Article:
Take your best tomato and slice it in two. Cut as if the tomato were wearing a belt. Cut right through it. This exposes more seeds than if cut up and down. Next, using a spoon, scoop out the seeds. Often, some of the flesh of the tomato comes out with the seeds but no matter as they are going to be separated anyway.
Place the seeds into a clean bowl or clear jar. Glass jars used in canning work nicely. We recommend jars over bowls because it takes a few days for the fermentation process to work and during that period it can get rather stinky. With a jar you can put a lid on it. Some methods call for adding a little water to the seeds and pulp but by by diluting the acidic tomato juice you retard the fermentation process.
If de-seeding more than one kind of tomato, be sure to label your jars to avoid confusion later. Store the jars in a cool and dark place. Optimally, you want the temperature to be around 70 degrees Fahrenheit (21 Celsius) but as long as it is cool and dark the process will work. It just may take a day longer.
There are two schools of thought here on the fermentation process. One method suggests leaving the seeds and juice alone for two or three days. Mold will begin to form on top. This mold is harmless to the seeds although it may discolor them according to some accounts.
The other method consists of stirring the pulp and seeds twice a day to prevent mold from forming. It’s your call however. Both produce the same result. After three days the gel-sac should be loosed enough to begin the next step.
Now it’s time to decant. Decanting consists of merely pouring the fermented mixture into a larger container whereby you can add two to three times the amount of water to it. This makes it easier to pour off the pulpy water while keeping the seeds.
Usually, the viable seeds are heavier and will sink to the bottom. Keep filling the container with water and pouring it off until the seeds are cleansed and rest in the bottom of your bowl (or whatever you used).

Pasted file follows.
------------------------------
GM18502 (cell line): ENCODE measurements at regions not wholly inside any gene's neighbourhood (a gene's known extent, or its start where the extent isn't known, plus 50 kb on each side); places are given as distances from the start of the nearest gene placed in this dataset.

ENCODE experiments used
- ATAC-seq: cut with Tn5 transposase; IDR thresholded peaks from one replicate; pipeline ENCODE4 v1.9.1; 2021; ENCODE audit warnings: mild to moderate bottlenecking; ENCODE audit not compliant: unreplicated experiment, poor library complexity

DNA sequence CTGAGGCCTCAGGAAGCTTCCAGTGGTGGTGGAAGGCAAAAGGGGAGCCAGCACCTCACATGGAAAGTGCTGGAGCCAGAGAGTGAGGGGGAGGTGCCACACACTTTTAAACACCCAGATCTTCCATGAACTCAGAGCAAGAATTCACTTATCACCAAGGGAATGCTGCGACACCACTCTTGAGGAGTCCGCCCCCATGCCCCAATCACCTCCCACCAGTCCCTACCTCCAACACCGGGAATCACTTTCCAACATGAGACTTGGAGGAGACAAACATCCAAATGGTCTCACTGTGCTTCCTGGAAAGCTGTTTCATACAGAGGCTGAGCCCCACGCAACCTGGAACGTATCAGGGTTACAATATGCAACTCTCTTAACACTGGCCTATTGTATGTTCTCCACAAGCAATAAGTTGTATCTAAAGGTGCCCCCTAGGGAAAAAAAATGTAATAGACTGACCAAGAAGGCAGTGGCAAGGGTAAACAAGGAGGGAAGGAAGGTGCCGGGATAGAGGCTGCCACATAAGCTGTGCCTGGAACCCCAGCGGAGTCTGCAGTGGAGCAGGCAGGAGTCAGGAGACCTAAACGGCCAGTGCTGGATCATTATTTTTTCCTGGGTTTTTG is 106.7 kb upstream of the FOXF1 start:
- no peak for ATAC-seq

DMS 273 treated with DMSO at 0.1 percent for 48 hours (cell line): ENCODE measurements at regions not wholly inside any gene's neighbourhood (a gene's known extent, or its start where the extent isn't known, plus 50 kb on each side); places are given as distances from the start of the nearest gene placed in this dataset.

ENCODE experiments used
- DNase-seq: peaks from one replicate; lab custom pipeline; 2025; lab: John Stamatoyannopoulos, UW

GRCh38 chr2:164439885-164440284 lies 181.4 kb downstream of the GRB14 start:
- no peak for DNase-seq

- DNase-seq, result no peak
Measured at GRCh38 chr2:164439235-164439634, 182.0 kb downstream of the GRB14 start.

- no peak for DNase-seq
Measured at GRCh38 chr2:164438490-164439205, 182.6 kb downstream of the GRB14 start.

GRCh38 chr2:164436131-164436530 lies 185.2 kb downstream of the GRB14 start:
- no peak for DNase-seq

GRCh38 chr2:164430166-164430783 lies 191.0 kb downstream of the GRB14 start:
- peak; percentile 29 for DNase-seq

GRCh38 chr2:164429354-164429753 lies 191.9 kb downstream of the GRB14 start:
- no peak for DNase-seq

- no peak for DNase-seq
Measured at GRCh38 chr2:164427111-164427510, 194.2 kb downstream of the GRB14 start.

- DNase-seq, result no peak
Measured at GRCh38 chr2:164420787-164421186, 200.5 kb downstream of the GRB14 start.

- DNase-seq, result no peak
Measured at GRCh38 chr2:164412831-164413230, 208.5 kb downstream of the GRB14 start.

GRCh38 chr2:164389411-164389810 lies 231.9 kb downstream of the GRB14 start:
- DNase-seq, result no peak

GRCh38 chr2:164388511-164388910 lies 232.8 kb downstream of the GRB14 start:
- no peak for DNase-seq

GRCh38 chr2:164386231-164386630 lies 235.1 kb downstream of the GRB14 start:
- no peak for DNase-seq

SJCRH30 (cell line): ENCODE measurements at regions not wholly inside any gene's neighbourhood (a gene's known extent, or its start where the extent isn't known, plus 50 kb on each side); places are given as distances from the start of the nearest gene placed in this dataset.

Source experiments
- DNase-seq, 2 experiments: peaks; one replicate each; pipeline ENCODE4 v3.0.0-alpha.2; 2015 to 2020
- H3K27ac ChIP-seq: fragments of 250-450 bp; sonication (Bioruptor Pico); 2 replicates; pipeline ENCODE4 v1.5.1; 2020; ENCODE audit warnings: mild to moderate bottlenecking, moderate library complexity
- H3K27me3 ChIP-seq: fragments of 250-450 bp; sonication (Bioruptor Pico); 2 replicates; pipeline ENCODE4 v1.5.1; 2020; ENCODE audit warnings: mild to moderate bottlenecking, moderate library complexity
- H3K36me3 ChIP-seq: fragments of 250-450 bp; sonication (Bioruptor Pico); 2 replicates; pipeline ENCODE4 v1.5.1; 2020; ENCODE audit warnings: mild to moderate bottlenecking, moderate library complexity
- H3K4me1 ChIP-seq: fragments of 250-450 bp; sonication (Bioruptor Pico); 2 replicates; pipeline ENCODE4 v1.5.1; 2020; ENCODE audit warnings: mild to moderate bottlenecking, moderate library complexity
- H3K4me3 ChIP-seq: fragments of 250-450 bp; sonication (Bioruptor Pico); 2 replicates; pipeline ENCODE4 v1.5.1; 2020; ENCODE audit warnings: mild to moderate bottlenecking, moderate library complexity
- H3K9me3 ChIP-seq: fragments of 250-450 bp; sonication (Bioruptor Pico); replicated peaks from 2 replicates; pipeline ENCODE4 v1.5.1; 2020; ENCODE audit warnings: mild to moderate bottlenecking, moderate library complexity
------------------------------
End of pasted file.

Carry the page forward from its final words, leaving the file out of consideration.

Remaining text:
Next, place the cleaned seeds into a sieve or on a screen and rinse with clean water to remove any remaining pulp. You may need to use your fingers to pluck off some of the more adhesive pulp. Tomato seeds can be somewhat sticky so if you’re going to dry them on a screen use the spraying water to spread them out. After rinsing the seeds clean, give the strainer a little shake to remove any excess water. You can also wipe the bottom of the strainer or sieve.
Once they are free from excess moisture turn the sieve over and tap the seeds onto a paper plate or drying screen. Allow the seeds to dry for about a week in a well ventilated area. The seeds will have a tendency to stick together so once or twice a day pick them up and and kind of crumble them in your hands to separate them from each other. They dry faster that way and this also helps to prevent mold from potentially growing on them.
They store best in a canning jar or any airtight container. Label them and store in a cool, dark place. Tomato seeds prepared and stored in this way can be viable (still good) up to five years or longer.
While you can place them in the refrigerator it isn’t necessary. You do not want to freeze them, however.
The ways of nature are many and wondrous and we become a part of that wonder with each seed we plant; setting into motion the miracle of life.